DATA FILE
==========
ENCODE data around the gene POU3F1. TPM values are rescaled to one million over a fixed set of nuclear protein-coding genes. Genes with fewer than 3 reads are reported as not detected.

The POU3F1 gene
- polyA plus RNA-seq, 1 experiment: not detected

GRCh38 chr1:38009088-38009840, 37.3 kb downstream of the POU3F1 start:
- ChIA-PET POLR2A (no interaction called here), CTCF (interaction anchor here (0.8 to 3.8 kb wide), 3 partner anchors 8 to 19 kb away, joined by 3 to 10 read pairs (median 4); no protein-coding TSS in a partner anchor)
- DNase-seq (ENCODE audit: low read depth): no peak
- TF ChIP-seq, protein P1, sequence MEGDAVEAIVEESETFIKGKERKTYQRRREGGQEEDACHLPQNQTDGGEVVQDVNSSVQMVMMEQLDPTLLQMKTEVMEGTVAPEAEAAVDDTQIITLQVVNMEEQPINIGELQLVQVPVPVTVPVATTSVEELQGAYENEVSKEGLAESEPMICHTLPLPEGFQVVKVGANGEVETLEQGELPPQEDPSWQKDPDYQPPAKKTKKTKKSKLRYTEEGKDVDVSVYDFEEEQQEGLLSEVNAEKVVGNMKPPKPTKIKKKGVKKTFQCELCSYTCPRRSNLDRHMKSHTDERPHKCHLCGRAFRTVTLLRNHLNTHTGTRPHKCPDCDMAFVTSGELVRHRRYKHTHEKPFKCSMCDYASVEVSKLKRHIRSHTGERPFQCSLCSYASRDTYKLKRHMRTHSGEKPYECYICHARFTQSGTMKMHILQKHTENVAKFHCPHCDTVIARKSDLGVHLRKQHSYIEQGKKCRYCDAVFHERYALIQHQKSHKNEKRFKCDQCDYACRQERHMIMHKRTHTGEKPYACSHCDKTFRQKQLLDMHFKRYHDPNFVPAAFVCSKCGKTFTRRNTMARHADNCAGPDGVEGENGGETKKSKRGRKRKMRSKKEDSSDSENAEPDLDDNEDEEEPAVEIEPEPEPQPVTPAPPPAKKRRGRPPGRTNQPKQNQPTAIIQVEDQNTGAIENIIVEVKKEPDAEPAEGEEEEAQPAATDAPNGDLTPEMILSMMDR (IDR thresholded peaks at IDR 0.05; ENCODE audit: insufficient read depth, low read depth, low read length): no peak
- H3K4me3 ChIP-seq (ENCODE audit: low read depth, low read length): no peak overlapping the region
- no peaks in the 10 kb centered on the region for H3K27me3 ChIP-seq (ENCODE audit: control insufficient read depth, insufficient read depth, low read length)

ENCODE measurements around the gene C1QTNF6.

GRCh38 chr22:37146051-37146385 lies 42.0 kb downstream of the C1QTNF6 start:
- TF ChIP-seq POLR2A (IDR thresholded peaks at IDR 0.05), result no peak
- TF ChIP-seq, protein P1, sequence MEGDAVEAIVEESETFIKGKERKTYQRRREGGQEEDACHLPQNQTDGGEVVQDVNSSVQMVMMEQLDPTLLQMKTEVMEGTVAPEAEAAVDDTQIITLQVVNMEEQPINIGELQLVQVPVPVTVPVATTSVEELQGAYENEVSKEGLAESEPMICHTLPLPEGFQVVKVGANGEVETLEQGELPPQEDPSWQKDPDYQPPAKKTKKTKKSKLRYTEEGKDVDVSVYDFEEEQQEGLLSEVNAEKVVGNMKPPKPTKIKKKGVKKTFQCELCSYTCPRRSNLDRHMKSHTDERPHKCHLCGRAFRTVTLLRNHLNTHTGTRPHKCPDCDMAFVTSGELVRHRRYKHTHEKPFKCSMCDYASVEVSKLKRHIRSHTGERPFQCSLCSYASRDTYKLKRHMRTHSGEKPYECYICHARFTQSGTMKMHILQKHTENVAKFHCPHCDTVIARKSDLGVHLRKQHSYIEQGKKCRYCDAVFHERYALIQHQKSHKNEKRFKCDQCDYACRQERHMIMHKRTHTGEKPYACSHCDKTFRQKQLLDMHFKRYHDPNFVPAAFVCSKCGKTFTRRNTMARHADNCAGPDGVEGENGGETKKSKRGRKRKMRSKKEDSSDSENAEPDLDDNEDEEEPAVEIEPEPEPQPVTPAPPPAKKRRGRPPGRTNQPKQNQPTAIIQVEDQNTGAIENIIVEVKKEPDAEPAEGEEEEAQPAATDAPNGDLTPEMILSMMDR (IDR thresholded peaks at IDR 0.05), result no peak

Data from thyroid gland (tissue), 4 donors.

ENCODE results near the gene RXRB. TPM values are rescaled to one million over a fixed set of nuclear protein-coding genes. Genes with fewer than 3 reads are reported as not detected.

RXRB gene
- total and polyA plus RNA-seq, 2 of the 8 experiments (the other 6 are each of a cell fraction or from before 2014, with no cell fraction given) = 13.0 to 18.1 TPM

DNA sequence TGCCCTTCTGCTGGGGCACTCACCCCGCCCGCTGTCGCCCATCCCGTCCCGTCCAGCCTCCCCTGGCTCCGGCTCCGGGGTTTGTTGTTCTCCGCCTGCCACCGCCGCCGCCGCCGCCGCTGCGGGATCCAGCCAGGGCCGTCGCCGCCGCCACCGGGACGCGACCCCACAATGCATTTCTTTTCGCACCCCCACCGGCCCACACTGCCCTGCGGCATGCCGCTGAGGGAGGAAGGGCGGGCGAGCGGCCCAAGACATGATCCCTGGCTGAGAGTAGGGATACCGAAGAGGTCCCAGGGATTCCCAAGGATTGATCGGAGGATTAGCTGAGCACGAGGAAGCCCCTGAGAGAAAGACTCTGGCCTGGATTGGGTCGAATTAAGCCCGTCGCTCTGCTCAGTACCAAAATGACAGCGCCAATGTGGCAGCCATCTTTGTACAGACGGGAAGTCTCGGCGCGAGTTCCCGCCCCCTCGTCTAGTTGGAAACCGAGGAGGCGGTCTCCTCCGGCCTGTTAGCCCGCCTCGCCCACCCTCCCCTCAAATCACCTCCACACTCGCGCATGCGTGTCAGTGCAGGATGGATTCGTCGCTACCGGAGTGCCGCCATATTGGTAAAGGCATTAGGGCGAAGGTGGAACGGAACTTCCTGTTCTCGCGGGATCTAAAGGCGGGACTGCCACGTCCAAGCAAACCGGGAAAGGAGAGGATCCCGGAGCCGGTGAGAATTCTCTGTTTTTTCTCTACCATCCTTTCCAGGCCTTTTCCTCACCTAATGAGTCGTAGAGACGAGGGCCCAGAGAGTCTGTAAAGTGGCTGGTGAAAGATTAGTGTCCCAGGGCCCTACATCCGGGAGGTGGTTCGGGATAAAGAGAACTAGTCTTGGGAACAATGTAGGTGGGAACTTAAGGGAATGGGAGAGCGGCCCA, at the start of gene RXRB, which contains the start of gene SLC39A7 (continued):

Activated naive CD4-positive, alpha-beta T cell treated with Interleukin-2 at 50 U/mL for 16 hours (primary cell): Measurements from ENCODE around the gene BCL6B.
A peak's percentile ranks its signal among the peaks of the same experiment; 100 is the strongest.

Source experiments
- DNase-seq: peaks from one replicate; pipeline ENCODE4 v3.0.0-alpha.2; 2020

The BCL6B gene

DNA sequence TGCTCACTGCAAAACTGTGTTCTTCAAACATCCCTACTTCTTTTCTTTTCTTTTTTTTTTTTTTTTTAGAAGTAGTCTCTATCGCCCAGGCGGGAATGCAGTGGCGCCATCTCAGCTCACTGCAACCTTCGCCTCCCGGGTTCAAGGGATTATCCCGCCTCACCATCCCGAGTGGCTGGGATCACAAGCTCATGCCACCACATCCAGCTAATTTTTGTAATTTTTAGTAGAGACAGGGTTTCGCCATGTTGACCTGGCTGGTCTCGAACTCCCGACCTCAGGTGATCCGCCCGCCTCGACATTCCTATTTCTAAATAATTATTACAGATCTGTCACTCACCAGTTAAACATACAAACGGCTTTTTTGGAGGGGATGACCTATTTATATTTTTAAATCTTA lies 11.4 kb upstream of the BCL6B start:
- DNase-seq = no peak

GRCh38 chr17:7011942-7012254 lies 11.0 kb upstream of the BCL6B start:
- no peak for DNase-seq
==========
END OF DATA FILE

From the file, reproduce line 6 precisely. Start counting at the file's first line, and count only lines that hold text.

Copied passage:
- DNase-seq (ENCODE audit: low read depth): no peak